Have a reliable problem solver/organizer you can turn to can be a huge asset when you're trying to make your way as an artist in the music biz, but just because you'd like to have a helping hand, doesn't mean you're necessarily ready to make the leap of hiring a full-time manager.Guest post by Angela Mastrogiacomo of ReverbNation
Sometimes, you just want to throw your hands in the air and tell someone else to deal with all the hard stuff, am I right?! You want to be able to turn to someone when you need advice, call on them when it’s time to strategize, and just know that someone out there has your back. For many artists, that means having a manager. But here’s the kicker—it’s not always the right time to bring one on.
Sure you may be wrestling with all of the above feelings, but just because you want a manager or feel like you need a little help doesn’t mean you’re actually ready for one. Here are five things to ask yourself next time you start to wonder if you’re ready for a manager.
Why do you want a manager?
This might seem like an obvious question, but you want to be really truthful with yourself when you ask it. A lot of emerging bands seem to think they’re going to hire a manager when they’re struggling to do anything themselves and the manager is going to just do it all for them and then (and only then) when they get rich and famous they’ll pay the manager fairly and everyone will live happily ever after.
So ask yourself: why do I want a manager?. If it’s simply because you’re struggling to get your own press placements then the answer isn’t to bring on a manager. It’s to hire a publicist or learn how to properly run a DIY PR campaign
. If you’re struggling to put together shows, talk to a booking agent. If you don’t understand your taxes, call an accountant. A manager is there to help you when you have something to manage, not to do all the work you should be doing yourself. Which brings me to…
Do you have anything to manage?
If you want to bring on a manager, you should probably have something that needs managing. Now, there are a lot of people out there just dying to get into the management field who will work hard for the bands they believe in, helping them with everything I just listed above—and if you find that team member and hit it off and you’re both getting what you need out of it, then awesome! But you don’t ever want to be taking advantage of someone’s time. When you’re not making any money, it’s not really reasonable to enlist someone’s help and offer to pay them 15% of nothing. It’s also not reasonable to think in terms of “well if they’re good at their job they’ll be able to get me all these things and then they’ll make money.” That’s not how it works. The best manager in the world can’t get you press or gigs or label interest if your music sucks, you’ve burned all your bridges around town, or you suck at social media.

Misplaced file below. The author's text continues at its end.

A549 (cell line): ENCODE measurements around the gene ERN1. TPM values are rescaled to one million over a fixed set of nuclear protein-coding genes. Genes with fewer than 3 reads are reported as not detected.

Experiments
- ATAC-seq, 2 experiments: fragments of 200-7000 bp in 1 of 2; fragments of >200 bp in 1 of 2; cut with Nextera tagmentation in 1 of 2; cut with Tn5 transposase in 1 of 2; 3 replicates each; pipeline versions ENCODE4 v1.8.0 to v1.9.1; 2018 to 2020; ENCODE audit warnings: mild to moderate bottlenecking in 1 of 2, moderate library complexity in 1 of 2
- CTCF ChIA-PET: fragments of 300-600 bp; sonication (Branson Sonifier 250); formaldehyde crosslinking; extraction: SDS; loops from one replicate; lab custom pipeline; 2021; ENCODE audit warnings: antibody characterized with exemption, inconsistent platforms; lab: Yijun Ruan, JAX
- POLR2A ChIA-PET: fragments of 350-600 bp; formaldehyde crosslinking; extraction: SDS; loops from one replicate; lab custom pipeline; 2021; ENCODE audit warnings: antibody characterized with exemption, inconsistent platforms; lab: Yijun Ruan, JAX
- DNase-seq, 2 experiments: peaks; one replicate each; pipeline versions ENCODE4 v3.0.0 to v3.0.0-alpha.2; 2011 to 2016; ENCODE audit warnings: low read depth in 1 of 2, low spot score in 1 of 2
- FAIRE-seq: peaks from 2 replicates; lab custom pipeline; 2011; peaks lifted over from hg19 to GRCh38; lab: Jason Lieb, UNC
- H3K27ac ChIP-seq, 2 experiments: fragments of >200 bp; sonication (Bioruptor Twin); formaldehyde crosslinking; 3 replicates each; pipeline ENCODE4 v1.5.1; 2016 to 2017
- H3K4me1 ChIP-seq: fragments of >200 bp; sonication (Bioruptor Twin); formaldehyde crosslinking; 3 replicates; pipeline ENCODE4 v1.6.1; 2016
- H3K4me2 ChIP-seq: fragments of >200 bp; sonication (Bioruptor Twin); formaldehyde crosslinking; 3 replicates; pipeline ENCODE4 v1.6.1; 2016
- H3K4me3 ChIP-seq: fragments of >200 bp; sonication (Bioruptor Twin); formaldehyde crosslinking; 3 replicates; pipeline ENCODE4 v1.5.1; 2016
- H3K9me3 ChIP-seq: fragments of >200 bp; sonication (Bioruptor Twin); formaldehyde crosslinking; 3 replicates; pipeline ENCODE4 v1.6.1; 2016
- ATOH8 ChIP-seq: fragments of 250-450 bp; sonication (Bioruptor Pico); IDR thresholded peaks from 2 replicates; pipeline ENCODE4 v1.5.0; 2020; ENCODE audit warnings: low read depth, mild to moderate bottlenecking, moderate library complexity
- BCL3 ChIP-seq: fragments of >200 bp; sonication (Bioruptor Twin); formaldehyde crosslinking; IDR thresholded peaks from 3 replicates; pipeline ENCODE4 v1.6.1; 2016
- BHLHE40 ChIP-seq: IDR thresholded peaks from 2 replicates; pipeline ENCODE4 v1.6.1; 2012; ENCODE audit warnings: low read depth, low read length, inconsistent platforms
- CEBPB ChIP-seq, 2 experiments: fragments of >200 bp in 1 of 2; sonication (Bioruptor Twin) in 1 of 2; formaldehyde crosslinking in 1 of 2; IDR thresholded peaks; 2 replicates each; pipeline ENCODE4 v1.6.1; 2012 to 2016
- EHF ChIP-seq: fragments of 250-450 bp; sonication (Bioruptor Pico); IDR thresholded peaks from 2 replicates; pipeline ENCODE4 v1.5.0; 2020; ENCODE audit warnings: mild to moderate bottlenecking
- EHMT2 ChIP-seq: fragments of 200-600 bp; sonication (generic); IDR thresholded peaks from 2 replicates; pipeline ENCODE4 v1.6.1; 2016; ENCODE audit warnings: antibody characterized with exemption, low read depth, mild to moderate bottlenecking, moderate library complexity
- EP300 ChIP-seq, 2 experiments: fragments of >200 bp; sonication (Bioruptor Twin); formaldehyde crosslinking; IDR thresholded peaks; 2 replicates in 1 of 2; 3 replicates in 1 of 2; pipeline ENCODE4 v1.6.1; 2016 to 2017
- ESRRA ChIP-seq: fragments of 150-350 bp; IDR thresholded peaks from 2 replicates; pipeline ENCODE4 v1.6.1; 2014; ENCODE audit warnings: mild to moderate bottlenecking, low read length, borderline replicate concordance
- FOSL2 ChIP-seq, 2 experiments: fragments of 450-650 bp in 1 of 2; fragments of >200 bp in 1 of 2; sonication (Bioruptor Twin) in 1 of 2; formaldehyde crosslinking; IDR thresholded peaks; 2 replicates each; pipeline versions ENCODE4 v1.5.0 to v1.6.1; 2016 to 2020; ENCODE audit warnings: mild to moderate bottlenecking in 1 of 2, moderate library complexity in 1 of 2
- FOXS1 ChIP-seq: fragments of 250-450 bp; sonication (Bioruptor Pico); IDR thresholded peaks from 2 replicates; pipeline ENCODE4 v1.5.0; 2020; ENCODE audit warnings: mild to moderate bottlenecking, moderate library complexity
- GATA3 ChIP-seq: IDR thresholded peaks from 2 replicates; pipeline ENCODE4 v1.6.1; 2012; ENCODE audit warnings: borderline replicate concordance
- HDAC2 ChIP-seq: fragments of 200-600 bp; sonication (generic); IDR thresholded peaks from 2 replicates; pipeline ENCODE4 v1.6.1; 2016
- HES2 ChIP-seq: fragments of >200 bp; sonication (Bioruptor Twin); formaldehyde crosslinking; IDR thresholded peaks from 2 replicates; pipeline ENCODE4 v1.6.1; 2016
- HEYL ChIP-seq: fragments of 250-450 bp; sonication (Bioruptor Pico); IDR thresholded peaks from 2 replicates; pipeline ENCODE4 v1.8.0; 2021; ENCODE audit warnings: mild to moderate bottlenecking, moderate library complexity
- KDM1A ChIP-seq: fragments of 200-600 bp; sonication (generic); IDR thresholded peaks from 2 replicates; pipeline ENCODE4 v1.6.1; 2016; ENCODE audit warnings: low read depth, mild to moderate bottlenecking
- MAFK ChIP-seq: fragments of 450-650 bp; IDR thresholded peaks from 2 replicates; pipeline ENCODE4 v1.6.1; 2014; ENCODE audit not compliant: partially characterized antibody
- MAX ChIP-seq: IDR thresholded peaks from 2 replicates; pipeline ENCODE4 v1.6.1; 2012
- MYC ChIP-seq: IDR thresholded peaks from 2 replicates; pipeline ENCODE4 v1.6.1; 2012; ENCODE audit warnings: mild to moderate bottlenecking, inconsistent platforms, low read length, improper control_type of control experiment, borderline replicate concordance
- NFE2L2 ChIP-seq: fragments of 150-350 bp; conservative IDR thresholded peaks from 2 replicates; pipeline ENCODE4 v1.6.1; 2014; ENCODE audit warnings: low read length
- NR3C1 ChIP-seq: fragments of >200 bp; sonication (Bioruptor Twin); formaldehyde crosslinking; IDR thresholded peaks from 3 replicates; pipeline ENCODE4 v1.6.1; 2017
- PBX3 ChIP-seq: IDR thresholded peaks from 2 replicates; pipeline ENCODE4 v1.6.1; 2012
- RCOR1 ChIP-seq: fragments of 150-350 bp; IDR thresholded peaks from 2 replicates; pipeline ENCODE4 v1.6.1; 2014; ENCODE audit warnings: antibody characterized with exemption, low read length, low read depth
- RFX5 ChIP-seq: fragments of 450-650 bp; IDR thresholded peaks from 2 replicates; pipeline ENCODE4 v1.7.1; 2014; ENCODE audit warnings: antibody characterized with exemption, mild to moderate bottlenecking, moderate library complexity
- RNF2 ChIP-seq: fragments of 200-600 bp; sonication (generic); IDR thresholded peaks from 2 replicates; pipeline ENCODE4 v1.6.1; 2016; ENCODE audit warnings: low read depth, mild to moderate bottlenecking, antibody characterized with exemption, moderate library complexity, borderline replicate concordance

So ask yourself: Do I actually have anything to manage right now? What is actually happening in our band life that we need help with and is it something another person is going to be able to do?
What are you expecting them to do (that you can’t do yourself)
This brings us very nicely to the question of, what is it they’re going to do that you can’t do? As I mentioned, it doesn’t matter how great a manager they are, if you’ve created an obstacle for them (like alienating all the local venues or refusing to use social media because you want to be mysterious) it’s going to make it very difficult for them to accomplish anything.
So before you bring someone on, ask yourself how they can build off what you’ve already created. Because truthfully, that’s what they’re there for. They aren’t there to do all the work for you, they’re there to build off the existing creation—and they can only work with what you provide them, so be sure that before anything else, you’re giving them something to work with.
What can you offer them?
I know, I’ve flipped the script here! But think about this—why does a manager want to work with you? Great music or talent aside, go deeper. What is it about your band that they’ll connect with? What (beyond the music) will resonate with them? And financially speaking, what can you offer them? If you’re making a decent amount of money, a percentage might be totally fine, but if you’re struggling to bring in money and you’re asking for a lot of help upfront to get things set up, you might want to agree on a monthly retainer.
What’s the long game?
Finally, this brings to the big question: what are your goals? What is it you want out of this career? “To be famous” is not an answer and neither is “to sign to a label.” Those are all results of the career you create. Before you bring anyone on your team, you need to be really clear on why it is you’re doing what you do (to make kids feel less alone, to make enough money to be able to donate 10k a year to a charity of your choice, etc) as well as what you want your career to look like.
Now, it’s ok for this to change over time, in fact, it should. But you want to have a rough idea of what your future looks like, so that you can make sure your manager 1) can get behind it and 2) knows what it is they’re working towards. Helping build the career of an artist who wants to sign to a major label and tour eight months out of the year is going to look a lot different than building the career of an artist who wants to play the festival circuit in the summers but primarily just write and record the rest of the time. Ask yourself what you’re going for, and then find someone who can get behind that and help make it happen.
Angela Mastrogiacomo is the founder and CEO of Muddy Paw PR. She loves baked goods, a good book, and hanging with her dog Sawyer.